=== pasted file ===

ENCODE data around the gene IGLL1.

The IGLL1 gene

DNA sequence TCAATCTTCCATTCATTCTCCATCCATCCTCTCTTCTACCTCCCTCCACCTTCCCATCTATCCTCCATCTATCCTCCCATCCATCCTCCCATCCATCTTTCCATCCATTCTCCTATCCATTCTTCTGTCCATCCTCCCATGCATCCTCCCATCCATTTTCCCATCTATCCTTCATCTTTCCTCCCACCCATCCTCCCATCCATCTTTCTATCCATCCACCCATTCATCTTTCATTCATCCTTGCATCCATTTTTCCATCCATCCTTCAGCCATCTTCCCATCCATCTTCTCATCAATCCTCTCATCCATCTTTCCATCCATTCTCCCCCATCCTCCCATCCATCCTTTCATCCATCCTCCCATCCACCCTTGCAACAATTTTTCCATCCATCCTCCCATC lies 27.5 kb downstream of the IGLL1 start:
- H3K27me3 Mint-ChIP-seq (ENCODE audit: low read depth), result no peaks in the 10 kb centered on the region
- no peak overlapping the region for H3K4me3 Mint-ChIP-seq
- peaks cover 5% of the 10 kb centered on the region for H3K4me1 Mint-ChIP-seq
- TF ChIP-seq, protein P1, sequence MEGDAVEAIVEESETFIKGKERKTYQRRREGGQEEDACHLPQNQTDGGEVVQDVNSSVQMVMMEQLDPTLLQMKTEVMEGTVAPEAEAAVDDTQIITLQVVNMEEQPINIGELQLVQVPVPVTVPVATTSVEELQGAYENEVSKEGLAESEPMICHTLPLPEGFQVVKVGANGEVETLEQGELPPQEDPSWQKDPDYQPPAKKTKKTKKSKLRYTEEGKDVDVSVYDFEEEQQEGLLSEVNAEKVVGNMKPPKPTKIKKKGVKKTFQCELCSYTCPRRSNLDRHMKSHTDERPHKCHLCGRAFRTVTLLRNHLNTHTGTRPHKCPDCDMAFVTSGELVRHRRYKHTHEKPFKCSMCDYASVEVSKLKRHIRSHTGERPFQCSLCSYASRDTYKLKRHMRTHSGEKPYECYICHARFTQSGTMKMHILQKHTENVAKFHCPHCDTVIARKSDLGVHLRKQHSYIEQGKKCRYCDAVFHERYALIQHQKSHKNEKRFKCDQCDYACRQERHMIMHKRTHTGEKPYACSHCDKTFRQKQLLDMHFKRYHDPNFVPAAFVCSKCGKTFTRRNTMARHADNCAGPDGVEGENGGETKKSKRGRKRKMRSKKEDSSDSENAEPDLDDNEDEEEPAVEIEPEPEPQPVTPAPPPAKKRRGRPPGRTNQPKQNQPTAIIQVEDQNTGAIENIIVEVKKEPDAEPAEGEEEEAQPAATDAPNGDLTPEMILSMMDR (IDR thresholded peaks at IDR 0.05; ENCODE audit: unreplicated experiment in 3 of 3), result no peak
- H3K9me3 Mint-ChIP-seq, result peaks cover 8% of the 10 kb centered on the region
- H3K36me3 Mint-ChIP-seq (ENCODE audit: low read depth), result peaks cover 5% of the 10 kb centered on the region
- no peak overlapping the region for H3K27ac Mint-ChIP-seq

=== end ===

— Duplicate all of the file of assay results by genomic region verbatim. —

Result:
ENCODE data around the gene IGLL1.

The IGLL1 gene

DNA sequence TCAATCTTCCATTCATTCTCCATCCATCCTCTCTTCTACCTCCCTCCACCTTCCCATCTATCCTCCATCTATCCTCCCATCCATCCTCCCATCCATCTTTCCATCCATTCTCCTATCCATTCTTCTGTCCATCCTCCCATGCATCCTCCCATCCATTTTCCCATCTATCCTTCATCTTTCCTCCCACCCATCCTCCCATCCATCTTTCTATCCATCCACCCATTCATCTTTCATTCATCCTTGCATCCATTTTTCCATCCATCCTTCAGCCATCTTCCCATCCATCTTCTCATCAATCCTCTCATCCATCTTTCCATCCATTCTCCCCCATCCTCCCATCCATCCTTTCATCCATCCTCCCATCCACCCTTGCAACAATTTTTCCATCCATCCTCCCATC lies 27.5 kb downstream of the IGLL1 start:
- H3K27me3 Mint-ChIP-seq (ENCODE audit: low read depth), result no peaks in the 10 kb centered on the region
- no peak overlapping the region for H3K4me3 Mint-ChIP-seq
- peaks cover 5% of the 10 kb centered on the region for H3K4me1 Mint-ChIP-seq
- TF ChIP-seq, protein P1, sequence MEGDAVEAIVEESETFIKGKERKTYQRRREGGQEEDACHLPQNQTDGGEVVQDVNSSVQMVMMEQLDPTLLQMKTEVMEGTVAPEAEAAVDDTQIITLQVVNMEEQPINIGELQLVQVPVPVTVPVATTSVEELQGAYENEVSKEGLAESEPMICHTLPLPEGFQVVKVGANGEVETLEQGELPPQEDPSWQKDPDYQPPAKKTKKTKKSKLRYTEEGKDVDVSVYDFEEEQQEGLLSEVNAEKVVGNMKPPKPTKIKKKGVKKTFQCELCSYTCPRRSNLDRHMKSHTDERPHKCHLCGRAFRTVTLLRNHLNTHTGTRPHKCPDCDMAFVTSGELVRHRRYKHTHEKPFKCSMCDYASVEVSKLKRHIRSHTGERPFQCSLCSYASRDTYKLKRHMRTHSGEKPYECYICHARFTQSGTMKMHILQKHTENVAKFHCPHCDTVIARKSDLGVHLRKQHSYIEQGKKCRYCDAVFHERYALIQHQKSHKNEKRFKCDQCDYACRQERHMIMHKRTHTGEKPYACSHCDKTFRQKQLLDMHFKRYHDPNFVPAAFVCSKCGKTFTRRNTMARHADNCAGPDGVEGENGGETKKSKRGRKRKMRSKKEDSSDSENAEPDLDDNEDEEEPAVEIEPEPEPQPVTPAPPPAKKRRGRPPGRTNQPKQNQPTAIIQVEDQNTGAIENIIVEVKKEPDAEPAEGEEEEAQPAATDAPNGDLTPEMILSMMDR (IDR thresholded peaks at IDR 0.05; ENCODE audit: unreplicated experiment in 3 of 3), result no peak
- H3K9me3 Mint-ChIP-seq, result peaks cover 8% of the 10 kb centered on the region
- H3K36me3 Mint-ChIP-seq (ENCODE audit: low read depth), result peaks cover 5% of the 10 kb centered on the region
- no peak overlapping the region for H3K27ac Mint-ChIP-seq